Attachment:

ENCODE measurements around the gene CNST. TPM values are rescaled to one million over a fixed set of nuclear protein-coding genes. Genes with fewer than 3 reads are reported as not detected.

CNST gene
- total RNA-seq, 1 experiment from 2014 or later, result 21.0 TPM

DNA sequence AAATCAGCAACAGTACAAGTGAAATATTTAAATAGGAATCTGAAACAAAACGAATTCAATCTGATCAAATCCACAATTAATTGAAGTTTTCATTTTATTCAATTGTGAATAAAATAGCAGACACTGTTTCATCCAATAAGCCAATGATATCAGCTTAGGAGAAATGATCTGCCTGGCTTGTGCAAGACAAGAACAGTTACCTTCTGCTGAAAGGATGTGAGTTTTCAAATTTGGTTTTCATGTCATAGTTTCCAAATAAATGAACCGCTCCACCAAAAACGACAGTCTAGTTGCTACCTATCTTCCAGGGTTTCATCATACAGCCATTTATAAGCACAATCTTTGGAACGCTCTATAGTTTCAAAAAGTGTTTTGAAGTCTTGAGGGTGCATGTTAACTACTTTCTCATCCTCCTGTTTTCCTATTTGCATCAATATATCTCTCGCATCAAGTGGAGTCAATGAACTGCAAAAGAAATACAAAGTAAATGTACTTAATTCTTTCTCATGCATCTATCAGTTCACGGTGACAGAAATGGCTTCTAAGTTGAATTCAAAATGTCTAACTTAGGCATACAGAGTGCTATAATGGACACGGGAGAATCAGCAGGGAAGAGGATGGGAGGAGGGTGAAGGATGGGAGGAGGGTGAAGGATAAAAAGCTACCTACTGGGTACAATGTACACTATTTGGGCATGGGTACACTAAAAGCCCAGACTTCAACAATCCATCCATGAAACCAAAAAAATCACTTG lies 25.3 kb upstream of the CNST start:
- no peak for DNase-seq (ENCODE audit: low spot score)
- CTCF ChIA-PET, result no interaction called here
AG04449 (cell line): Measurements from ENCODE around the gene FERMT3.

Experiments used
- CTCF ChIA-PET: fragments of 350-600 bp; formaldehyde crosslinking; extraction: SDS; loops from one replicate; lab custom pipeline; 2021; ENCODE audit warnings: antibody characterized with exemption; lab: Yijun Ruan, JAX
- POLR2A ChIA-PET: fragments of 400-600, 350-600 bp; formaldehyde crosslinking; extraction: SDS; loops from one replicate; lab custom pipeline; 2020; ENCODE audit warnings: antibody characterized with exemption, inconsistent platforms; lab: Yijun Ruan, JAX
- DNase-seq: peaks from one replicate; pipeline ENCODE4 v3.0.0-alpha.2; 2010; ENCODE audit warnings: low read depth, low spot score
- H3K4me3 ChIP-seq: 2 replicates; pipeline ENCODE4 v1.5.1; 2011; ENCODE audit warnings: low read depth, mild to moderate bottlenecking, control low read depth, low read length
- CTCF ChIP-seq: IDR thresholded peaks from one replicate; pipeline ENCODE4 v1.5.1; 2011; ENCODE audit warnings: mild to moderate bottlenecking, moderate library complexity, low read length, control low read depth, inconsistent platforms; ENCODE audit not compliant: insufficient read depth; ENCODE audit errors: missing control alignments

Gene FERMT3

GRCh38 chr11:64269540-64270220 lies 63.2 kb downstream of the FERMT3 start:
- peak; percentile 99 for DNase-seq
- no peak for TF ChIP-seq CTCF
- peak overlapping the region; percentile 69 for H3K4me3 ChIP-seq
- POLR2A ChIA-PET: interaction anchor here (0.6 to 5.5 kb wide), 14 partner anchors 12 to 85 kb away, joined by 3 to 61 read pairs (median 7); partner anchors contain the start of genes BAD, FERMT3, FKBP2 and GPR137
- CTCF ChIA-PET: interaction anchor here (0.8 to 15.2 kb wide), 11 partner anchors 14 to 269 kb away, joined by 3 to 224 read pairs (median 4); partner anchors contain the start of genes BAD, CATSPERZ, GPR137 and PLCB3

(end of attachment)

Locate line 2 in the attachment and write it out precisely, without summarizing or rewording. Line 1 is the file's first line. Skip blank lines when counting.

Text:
CNST gene